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Province nixes City of Victoria's "very costly" plan to tax AirBnB's as commercial properties

A sample of short-term vacation rentals in the Capital Region as displayed by shoter-term vacation rental portal AirBnB.  AirBnB/Citified.ca

Province nixes City of Victoria's "very costly" plan to tax AirBnB's as commercial properties
MIKE KOZAKOWSKI, CITIFIED.CA
The City of Victoria’s hopes of taxing short-term vacation rental (STVR) suites as commercial units rather than as residences have been dashed by the province.
 
Selina Robinson, the Minister of Municipal Affairs and Housing, has informed Victoria Mayor Lisa Helps that her request to have full-time and part-time STVR’s – and rooms individually rented out as STVR’s – re-assessed and taxed at significantly higher rates would itself be a “very costly” pursuit for BC Assessment and too onerous from a management and oversight perspective, according to a letter penned by Robinson on February 12th.
 
“Implementing such a proposal would be very costly, and it would be time consuming for BC Assessment (BCA) to identify the units to which this policy would apply,” Robinson wrote.
 
The City of Victoria’s desire for provincial policy changes allowing it to apply commercial taxation to properties used entirely for the purposes of short-term vacation rentals stems back to mid-2017 when the City sought feedback from BC Assessment on how to go about its new taxation idea.
 
Failing to make headway then, Mayor Helps reached out to Minister Robinson in November of 2018 and also raised the spectre of split assessments.
 
If the province sided with the City on its latest proposal and the 2017 idea to tax vacation rental residences as commercial properties, the move would have required BC Assessment to apply a split residential property classification should a room in a home be being used as a vacation rental, and track full-time residences used as STVR’s to classify them as commercial properties.
 
According to Robinson, such changes “would have substantial assessment policy, legislative and tax implications on a provincial basis.” The minister did, however, acknowledge that should the province pursue split assessments for residential properties Helps’ proposal would be taken into consideration.
 
STVR's, more commonly referred to as AirBnB’s for the website that popularized the practice of renting out full or partial homes to travellers, has been top-of-mind among Victoria politicians since 2016 when council began pursuing the idea of limiting the popular form of transient lodging as a means of solving what it referred to as a rental housing crisis.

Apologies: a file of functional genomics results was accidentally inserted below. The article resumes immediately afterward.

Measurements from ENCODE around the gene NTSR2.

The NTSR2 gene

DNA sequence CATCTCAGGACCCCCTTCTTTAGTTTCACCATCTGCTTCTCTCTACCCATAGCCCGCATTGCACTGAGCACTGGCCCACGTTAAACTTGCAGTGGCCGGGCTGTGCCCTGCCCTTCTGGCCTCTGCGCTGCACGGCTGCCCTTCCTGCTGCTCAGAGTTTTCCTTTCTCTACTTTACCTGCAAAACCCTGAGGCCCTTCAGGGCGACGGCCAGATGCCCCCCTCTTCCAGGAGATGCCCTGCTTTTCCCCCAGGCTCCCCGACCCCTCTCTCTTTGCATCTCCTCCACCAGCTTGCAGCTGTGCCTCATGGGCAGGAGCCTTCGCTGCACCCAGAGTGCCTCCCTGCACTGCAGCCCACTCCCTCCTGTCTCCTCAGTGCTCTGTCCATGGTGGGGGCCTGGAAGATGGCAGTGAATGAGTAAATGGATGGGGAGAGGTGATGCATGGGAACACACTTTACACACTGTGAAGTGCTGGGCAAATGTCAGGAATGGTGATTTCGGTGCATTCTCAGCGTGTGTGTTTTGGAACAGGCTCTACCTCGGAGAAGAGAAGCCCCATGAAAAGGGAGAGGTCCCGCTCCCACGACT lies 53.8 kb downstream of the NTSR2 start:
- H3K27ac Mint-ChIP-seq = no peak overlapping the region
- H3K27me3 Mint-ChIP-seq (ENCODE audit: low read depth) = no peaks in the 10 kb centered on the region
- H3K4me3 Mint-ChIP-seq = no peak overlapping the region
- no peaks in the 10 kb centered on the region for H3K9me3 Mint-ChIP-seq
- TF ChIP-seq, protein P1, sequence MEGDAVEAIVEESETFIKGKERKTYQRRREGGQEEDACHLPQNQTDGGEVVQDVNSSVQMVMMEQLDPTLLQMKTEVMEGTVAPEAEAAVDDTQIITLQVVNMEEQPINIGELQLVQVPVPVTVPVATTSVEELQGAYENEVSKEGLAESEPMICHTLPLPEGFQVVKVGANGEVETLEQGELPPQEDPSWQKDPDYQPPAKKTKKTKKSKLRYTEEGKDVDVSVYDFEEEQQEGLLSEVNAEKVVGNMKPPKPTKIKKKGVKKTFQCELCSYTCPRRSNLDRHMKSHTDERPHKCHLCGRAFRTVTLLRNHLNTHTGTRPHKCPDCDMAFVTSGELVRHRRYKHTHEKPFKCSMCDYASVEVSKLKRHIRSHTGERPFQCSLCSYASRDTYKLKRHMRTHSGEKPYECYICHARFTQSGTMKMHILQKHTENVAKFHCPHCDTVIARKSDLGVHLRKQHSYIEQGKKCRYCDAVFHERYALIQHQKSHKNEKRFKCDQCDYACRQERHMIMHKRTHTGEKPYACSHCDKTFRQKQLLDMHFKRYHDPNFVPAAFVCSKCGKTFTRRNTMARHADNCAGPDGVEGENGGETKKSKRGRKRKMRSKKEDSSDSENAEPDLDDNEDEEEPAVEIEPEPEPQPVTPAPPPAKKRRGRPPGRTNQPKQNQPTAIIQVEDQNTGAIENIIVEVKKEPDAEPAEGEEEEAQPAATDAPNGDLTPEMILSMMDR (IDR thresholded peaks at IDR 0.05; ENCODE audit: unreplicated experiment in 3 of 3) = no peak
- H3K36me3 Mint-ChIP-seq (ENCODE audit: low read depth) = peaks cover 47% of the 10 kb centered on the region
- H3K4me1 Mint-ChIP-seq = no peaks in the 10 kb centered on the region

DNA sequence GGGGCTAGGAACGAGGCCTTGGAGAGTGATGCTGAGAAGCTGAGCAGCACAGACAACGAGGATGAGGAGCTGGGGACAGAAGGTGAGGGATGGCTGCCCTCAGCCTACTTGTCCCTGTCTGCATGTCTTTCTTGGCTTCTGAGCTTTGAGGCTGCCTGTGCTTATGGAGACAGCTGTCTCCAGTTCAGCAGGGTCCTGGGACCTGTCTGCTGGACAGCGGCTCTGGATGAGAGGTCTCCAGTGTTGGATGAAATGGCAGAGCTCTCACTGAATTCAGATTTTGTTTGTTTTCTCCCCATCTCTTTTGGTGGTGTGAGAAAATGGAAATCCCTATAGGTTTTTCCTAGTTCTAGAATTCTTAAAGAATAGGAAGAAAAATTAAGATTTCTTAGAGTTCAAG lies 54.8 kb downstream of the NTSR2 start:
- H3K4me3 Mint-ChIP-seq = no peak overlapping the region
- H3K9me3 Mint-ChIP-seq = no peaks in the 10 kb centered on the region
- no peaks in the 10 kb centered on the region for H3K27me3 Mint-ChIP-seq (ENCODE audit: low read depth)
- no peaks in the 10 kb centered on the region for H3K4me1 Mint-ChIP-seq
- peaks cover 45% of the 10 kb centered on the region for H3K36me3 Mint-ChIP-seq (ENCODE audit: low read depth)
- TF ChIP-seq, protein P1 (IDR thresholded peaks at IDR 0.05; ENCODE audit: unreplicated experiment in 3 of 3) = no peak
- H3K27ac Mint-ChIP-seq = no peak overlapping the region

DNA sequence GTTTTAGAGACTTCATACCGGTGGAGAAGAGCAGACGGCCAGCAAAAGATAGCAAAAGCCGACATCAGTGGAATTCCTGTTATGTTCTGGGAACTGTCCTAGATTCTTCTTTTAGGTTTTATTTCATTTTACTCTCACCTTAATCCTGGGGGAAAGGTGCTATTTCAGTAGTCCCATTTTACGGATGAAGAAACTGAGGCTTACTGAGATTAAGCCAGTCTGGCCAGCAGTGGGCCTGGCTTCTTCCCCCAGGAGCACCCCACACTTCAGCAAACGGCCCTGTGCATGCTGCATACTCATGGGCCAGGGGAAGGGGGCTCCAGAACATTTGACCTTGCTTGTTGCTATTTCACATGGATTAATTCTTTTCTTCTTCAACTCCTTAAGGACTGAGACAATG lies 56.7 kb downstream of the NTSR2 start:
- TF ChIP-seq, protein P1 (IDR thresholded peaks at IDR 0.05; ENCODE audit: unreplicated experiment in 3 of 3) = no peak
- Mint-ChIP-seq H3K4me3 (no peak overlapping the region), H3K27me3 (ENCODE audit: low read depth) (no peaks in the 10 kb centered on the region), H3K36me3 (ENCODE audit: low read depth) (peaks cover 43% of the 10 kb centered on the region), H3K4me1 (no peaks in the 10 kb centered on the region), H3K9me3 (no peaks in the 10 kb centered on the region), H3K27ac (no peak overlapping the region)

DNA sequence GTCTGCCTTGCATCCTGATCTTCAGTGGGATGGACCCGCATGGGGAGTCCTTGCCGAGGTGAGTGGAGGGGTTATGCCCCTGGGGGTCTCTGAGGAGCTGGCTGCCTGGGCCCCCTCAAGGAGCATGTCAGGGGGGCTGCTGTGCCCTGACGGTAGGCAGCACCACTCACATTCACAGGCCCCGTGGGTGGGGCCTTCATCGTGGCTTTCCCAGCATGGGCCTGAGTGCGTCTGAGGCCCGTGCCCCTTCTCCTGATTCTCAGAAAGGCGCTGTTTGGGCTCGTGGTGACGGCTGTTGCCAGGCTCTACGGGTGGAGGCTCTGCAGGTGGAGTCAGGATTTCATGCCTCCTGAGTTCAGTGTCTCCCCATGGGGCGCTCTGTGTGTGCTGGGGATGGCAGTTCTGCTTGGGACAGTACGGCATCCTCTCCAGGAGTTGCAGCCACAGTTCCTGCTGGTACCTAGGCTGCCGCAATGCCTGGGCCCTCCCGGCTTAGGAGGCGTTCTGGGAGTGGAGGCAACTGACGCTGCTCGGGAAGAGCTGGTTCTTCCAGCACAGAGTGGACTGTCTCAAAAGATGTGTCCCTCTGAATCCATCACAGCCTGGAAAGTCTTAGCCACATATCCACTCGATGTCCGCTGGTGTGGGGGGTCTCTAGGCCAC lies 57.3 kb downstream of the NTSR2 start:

By mid-2017 the City had created a framework for managing AirBnB's and relegated the practice to condominiums within a former transient zoning area that included parts of downtown Victoria and Vic West, and within private residences that only rented out spare rooms. New permitting and licensing fees were also introduced as a means of managing the industry while an American firm was tasked with monitoring listings and identifying non-conformers.
 
The AirBnB industry burgeoned over the last several years just as the Capital Region began shedding significant volumes of hotel room inventory. Numerous motels along Douglas Street and Gorge Road have been converted to rental apartments over the last decade-plus, while two downtown Victoria hotels (the Queen Victoria Inn and the Dominion Hotel) were stripped of their transient status and refurbished into residences. In addition to their re-purposing, the 13-storey Harbour Towers Hotel in James Bay is itself undergoing a seismic shift and transitioning into luxury apartments while the Victoria Plaza Hotel on Government Street at Pandora Avenue has closed and is in the midst of a municipal planning process to convert the complex into condominiums.
 
Despite significant reductions in hotel room capacity and a major clamp down on AirBnB lodging, there are currently no formal plans to introduce a new hotel to Victoria's downtown core or periphery areas (that being said, Langford saw an AirBnB hotel open last year), although given the recent rise in hotel occupancy rates and subsequent room charges, a purpose-built facility may be in the cards by the early 2020's. C
 
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